This initiative is necessary for identifying critical emerging national security science and technologies. Yet, as it stands, the Trusted Capital Marketplace is insufficient to the task of stemming the adversarial capital that is already exploiting U.S. defense-critical technology. The Pentagon must think creatively to address the underlying challenge we face. The success of the program is being deterred by a lack of any meaningful funding as well as a linear focus on finding only the “trusted” sources of capital, as well as identifying commercial technologies that have relevant to defense-critical technologies. The Pentagon also advertised the vetting and securing of this database of companies in partnership with a defense contractor, who would presumably be awarded the marketplace manager contract.
This approach is highly problematic, as the mere establishment of a database of vetted technologies and investors would almost certainly present an easy target for cyber exploitation. Its narrow focus also ignores an opportunity for the Trusted Capital Marketplace to sweep up all sources of capital, thus tagging and tracking not only those patriotic investors so eagerly sought after but also the unpatriotic ones. Failing to do condemns the Pentagon to perpetually lag behind the adversaries who exploit the American system; always having to work harder and spend more chasing its tormentors.
What will success look like? An updated marketplace should emphasize the “marketplace” by not simply protecting and promoting defense-critical commercial technologies. It must integrate horizon scanning, technology discovery, commercial business acceleration, and private capital with non-dilutive government investment funds to sustain technology with national security relevance. This will allow leaders in the Pentagon and in industry to see which American technologies are at risk, and thus which should be protected and promoted, and then surmount the commercial research and development cost curve that has been steadily bending away from American national security. As an investor in dual-use national security technologies, I can attest to the importance of major private investors taking a leadership role with the Pentagon, rather than merely relying on federal procurement to prod the marketplace. This is essential to building a resilient supply chain that protects emerging national security-related technologies from predatory economic tradecraft.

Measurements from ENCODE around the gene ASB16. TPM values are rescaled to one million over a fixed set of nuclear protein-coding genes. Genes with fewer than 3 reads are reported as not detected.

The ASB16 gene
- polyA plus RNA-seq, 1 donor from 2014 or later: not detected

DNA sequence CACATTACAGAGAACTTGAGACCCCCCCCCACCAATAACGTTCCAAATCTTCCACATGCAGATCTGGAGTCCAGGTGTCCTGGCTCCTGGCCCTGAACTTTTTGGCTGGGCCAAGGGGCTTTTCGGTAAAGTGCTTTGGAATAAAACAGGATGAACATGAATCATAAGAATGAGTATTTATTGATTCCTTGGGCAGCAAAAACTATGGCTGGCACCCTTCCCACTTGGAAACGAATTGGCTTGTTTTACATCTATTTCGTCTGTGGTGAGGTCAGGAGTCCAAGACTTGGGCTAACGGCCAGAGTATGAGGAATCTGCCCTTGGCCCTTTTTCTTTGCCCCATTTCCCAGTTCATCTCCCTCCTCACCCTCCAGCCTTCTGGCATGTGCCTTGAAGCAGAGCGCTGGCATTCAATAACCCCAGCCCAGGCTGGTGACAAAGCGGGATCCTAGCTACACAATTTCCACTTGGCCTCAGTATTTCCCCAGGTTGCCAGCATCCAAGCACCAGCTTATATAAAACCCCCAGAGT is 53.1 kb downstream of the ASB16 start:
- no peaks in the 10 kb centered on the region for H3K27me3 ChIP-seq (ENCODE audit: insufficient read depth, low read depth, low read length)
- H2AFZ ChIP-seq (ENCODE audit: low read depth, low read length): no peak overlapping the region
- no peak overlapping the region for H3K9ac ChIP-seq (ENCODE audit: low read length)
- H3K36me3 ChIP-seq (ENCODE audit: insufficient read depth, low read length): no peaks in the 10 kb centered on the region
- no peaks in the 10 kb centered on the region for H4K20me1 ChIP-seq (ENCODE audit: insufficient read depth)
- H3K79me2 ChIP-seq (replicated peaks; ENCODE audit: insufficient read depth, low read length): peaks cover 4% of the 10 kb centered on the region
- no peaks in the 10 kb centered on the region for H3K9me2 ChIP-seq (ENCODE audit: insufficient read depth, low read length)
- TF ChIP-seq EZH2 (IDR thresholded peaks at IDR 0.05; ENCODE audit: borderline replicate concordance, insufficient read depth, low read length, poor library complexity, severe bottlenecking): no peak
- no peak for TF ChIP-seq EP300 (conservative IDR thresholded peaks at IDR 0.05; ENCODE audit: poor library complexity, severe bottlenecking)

Such a proactive and collaborative ecosystem is essential for the adoption of transformative frameworks and innovative capital investment practices from the private sector. It will be essential to focus the marketplace on commercial technology areas that have clear applications across a broad range of national security capabilities, and then distil them against military supply gaps. For instance, instead of merely looking at “hypersonics” across Silicon Valley and American-allied partners, the Pentagon should consider gimbal technology that many autonomous systems rely on for stabilization. Otherwise, military leaders are often left with little else to offer other than a sincere but vague commitment that they might fund a project after an investor brings a technology to maturity. Understandably, this is a commitment few investors have accepted.
I am deeply committed to the mission of enabling the heritage defense industrial base via the founding of and building up of numerous related government and commercial organizations. And I channel that commitment into my company, which supports the business strategy of many prospective technology companies seeking, or being sought after, to join the defense innovation base. Does this leave me biased? Sure, but I would posit that the fact that I can speak to the perspective of investors is a reason to keep reading.